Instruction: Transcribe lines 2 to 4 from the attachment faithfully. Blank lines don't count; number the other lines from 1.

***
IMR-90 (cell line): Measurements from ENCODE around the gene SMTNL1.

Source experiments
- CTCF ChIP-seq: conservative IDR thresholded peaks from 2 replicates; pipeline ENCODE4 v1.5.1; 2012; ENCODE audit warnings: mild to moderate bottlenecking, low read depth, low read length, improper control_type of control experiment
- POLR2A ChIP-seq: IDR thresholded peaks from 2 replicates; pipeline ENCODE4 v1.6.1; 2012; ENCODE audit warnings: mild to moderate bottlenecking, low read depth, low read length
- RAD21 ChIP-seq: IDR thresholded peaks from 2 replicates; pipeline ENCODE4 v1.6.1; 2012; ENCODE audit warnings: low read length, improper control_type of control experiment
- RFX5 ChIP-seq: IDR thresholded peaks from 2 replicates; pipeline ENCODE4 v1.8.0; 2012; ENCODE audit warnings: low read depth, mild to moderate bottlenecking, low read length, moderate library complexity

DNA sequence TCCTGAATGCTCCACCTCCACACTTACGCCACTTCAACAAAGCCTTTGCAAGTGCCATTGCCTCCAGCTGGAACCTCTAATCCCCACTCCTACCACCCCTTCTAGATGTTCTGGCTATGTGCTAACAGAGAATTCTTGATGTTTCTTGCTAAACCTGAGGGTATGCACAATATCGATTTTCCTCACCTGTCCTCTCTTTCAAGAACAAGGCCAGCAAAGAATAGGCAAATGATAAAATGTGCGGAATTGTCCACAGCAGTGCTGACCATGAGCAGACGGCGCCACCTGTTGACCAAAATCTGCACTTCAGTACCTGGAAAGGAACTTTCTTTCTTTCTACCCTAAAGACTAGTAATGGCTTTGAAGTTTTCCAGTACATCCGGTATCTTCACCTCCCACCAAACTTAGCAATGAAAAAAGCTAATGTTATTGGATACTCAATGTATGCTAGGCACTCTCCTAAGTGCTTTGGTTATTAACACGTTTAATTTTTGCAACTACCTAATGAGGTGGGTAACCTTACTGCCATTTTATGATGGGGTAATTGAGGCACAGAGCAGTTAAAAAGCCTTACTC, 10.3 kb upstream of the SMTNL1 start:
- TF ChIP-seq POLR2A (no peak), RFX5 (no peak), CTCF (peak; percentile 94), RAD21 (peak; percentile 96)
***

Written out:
Source experiments
- CTCF ChIP-seq: conservative IDR thresholded peaks from 2 replicates; pipeline ENCODE4 v1.5.1; 2012; ENCODE audit warnings: mild to moderate bottlenecking, low read depth, low read length, improper control_type of control experiment
- POLR2A ChIP-seq: IDR thresholded peaks from 2 replicates; pipeline ENCODE4 v1.6.1; 2012; ENCODE audit warnings: mild to moderate bottlenecking, low read depth, low read length